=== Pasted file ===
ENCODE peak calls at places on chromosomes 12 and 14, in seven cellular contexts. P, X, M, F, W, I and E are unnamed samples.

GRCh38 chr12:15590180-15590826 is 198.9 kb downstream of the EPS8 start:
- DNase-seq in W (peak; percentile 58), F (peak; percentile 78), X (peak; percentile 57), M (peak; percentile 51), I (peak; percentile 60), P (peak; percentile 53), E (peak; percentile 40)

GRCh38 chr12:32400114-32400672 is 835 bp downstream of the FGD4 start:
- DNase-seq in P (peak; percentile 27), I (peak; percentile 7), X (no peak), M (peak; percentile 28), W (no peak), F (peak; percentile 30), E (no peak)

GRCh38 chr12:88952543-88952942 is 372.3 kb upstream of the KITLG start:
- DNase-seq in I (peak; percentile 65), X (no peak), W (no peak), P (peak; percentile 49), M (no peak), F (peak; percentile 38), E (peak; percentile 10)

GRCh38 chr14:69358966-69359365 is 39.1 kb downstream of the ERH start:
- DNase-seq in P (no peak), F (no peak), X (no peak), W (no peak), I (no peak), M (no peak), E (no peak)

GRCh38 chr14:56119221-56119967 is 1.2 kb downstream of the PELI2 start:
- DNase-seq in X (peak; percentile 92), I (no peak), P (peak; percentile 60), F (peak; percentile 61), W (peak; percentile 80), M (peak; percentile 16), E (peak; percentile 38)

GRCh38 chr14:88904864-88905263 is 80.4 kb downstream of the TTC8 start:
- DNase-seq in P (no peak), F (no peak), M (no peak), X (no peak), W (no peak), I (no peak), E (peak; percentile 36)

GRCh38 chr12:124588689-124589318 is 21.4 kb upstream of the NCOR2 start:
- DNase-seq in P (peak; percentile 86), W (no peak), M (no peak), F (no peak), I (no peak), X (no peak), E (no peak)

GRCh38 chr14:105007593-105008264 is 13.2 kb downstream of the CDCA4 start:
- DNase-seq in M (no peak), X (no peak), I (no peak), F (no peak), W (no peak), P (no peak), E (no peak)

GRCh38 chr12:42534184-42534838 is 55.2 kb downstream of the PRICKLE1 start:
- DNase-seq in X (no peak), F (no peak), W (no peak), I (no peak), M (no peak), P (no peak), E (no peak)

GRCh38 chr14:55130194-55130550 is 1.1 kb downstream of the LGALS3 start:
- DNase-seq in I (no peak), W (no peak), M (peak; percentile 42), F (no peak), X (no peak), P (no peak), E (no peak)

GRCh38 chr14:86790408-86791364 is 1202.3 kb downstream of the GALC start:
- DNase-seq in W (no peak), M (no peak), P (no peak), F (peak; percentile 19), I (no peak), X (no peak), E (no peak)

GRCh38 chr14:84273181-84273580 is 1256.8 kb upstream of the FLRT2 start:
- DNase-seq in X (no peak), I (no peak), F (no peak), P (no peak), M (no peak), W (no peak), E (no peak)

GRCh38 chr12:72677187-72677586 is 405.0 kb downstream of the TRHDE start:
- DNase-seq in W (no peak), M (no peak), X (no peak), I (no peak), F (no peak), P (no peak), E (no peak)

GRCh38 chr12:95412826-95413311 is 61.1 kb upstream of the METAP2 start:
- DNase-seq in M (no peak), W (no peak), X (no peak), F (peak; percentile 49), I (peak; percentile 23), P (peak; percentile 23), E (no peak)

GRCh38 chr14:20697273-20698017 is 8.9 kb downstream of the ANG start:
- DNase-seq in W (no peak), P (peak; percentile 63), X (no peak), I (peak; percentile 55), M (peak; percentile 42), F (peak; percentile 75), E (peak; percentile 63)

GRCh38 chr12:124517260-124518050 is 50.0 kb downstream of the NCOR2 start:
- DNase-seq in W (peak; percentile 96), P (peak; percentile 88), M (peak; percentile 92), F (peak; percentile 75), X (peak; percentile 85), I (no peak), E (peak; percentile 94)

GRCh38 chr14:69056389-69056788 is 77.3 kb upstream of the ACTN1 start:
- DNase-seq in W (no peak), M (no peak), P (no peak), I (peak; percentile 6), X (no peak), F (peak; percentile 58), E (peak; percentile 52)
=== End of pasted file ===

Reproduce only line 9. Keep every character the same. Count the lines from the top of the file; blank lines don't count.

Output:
- DNase-seq in P (no peak), F (no peak), X (no peak), W (no peak), I (no peak), M (no peak), E (no peak)